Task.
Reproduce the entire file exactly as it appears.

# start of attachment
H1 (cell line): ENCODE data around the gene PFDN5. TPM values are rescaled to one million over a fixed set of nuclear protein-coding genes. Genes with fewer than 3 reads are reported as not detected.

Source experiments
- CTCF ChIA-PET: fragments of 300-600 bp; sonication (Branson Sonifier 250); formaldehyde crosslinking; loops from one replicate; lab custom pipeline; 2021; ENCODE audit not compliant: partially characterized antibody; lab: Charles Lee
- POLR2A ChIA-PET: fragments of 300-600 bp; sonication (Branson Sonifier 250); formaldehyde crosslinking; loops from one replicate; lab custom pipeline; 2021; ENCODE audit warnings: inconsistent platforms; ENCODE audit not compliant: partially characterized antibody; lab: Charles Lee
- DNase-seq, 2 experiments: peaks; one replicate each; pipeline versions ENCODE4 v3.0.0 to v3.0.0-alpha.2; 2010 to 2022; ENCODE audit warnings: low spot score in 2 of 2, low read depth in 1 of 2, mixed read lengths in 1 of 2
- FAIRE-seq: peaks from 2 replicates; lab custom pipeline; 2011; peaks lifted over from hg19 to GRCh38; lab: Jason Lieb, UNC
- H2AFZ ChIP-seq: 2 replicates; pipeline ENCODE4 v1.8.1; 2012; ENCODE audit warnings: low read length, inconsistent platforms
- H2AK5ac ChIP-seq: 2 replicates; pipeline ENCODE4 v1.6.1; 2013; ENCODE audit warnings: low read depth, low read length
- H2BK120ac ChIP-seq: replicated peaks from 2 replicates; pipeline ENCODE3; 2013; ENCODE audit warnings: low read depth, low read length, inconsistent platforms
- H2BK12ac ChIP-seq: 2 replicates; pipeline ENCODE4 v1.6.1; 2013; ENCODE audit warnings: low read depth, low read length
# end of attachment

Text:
H1 (cell line): ENCODE data around the gene PFDN5. TPM values are rescaled to one million over a fixed set of nuclear protein-coding genes. Genes with fewer than 3 reads are reported as not detected.

Source experiments
- CTCF ChIA-PET: fragments of 300-600 bp; sonication (Branson Sonifier 250); formaldehyde crosslinking; loops from one replicate; lab custom pipeline; 2021; ENCODE audit not compliant: partially characterized antibody; lab: Charles Lee
- POLR2A ChIA-PET: fragments of 300-600 bp; sonication (Branson Sonifier 250); formaldehyde crosslinking; loops from one replicate; lab custom pipeline; 2021; ENCODE audit warnings: inconsistent platforms; ENCODE audit not compliant: partially characterized antibody; lab: Charles Lee
- DNase-seq, 2 experiments: peaks; one replicate each; pipeline versions ENCODE4 v3.0.0 to v3.0.0-alpha.2; 2010 to 2022; ENCODE audit warnings: low spot score in 2 of 2, low read depth in 1 of 2, mixed read lengths in 1 of 2
- FAIRE-seq: peaks from 2 replicates; lab custom pipeline; 2011; peaks lifted over from hg19 to GRCh38; lab: Jason Lieb, UNC
- H2AFZ ChIP-seq: 2 replicates; pipeline ENCODE4 v1.8.1; 2012; ENCODE audit warnings: low read length, inconsistent platforms
- H2AK5ac ChIP-seq: 2 replicates; pipeline ENCODE4 v1.6.1; 2013; ENCODE audit warnings: low read depth, low read length
- H2BK120ac ChIP-seq: replicated peaks from 2 replicates; pipeline ENCODE3; 2013; ENCODE audit warnings: low read depth, low read length, inconsistent platforms
- H2BK12ac ChIP-seq: 2 replicates; pipeline ENCODE4 v1.6.1; 2013; ENCODE audit warnings: low read depth, low read length